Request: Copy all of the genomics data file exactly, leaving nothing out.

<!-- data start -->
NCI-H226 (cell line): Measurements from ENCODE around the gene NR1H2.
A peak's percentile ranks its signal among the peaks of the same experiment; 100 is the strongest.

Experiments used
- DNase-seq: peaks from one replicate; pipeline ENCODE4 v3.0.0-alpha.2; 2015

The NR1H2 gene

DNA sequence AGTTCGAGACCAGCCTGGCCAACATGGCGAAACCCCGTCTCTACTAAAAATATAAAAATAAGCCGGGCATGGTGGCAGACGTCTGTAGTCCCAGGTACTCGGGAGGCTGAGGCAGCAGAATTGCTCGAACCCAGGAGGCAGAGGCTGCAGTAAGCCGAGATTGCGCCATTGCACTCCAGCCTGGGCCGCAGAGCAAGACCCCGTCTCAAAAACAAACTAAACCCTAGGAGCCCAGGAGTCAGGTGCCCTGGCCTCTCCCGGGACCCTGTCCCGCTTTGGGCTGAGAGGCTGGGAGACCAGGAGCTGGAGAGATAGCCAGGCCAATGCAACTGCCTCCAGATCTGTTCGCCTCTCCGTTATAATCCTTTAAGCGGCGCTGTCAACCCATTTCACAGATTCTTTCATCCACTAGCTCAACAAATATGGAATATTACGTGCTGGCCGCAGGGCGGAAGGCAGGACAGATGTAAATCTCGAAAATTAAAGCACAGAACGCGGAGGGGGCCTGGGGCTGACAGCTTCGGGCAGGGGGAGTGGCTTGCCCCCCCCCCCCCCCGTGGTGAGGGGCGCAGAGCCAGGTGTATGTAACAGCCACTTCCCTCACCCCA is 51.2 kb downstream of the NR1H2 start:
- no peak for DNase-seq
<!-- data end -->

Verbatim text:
NCI-H226 (cell line): Measurements from ENCODE around the gene NR1H2.
A peak's percentile ranks its signal among the peaks of the same experiment; 100 is the strongest.

Experiments used
- DNase-seq: peaks from one replicate; pipeline ENCODE4 v3.0.0-alpha.2; 2015

The NR1H2 gene

DNA sequence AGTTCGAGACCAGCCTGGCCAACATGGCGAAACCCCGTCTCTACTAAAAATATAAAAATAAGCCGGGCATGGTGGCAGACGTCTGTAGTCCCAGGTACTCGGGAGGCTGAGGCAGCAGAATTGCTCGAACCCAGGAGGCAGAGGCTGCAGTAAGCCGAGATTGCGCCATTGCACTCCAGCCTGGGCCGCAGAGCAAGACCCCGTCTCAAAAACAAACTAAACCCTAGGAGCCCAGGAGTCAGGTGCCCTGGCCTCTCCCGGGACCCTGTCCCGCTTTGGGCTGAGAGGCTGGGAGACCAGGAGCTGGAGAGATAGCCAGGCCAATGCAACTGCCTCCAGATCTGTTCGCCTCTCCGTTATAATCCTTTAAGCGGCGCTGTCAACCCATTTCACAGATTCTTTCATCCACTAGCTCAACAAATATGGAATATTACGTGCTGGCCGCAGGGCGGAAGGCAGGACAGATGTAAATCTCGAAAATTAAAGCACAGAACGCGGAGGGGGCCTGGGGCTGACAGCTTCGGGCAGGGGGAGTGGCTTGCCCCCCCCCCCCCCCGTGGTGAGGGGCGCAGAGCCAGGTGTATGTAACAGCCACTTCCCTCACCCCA is 51.2 kb downstream of the NR1H2 start:
- no peak for DNase-seq